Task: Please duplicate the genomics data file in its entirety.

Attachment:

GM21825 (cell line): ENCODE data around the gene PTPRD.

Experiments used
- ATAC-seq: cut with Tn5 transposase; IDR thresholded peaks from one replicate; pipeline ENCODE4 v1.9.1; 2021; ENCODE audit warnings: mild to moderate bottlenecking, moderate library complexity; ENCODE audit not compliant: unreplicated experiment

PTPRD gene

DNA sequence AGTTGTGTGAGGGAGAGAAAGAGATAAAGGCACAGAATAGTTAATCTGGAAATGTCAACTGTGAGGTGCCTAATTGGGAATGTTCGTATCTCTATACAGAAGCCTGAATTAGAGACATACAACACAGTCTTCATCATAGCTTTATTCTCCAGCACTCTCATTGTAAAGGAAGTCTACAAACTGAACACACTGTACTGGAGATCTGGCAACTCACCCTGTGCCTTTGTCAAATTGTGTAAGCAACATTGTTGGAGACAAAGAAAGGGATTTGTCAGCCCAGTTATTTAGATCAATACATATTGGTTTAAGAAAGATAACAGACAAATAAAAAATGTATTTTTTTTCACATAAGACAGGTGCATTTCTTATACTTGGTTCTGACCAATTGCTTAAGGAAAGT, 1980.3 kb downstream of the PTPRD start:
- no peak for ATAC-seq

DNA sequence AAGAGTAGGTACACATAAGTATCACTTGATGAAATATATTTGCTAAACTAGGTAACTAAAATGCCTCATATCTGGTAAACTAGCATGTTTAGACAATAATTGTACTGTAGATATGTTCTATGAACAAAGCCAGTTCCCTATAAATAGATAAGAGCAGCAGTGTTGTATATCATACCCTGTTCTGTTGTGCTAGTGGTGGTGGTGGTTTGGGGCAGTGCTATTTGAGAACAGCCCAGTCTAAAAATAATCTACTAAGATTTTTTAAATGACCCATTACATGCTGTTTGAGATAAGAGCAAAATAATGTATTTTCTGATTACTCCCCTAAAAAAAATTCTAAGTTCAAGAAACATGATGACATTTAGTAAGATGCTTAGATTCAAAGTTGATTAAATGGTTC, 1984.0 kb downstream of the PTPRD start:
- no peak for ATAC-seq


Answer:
GM21825 (cell line): ENCODE data around the gene PTPRD.

Experiments used
- ATAC-seq: cut with Tn5 transposase; IDR thresholded peaks from one replicate; pipeline ENCODE4 v1.9.1; 2021; ENCODE audit warnings: mild to moderate bottlenecking, moderate library complexity; ENCODE audit not compliant: unreplicated experiment

PTPRD gene

DNA sequence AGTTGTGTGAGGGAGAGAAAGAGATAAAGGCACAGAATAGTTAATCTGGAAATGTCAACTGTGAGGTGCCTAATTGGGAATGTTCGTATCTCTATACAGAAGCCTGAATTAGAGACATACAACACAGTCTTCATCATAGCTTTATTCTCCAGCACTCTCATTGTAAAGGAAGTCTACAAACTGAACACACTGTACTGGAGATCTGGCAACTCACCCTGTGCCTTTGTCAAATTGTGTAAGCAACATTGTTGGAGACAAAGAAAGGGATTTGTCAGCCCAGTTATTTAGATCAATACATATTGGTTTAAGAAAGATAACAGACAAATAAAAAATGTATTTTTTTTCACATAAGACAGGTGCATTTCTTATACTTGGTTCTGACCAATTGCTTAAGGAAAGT, 1980.3 kb downstream of the PTPRD start:
- no peak for ATAC-seq

DNA sequence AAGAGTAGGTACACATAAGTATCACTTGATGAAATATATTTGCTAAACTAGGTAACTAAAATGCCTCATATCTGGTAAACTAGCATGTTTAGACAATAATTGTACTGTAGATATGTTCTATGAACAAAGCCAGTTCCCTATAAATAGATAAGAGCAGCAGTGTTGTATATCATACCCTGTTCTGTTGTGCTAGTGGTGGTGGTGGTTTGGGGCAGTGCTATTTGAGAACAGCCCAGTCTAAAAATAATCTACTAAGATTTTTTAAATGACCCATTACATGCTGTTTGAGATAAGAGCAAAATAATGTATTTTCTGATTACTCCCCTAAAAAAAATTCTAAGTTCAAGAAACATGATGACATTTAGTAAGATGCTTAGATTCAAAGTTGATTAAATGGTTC, 1984.0 kb downstream of the PTPRD start:
- no peak for ATAC-seq